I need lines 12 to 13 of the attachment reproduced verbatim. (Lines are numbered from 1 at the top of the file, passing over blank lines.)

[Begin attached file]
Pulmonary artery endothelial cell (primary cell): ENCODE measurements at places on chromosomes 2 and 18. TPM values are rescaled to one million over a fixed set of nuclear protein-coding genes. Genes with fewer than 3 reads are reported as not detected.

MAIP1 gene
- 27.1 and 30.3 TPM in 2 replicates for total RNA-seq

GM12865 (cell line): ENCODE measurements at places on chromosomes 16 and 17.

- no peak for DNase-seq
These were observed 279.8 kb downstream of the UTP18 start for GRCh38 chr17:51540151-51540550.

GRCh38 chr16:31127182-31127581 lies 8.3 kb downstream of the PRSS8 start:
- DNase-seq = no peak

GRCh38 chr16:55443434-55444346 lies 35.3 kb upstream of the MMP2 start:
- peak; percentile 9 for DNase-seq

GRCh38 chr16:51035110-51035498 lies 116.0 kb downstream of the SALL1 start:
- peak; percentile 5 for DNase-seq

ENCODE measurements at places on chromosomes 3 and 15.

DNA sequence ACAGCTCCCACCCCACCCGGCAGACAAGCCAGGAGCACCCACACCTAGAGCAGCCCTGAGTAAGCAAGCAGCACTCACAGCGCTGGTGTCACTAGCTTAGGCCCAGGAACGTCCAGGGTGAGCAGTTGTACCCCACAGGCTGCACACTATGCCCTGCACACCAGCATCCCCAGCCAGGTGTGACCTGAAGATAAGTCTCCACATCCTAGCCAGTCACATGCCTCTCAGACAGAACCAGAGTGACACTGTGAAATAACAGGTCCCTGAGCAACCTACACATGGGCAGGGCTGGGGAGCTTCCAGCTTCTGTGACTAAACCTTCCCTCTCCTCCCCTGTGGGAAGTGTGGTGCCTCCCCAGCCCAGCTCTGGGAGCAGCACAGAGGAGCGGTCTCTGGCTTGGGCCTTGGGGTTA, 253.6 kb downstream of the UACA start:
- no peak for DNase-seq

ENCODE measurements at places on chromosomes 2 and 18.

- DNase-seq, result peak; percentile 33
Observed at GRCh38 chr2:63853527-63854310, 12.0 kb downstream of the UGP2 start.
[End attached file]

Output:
- peak; percentile 5 for DNase-seq

ENCODE measurements at places on chromosomes 3 and 15.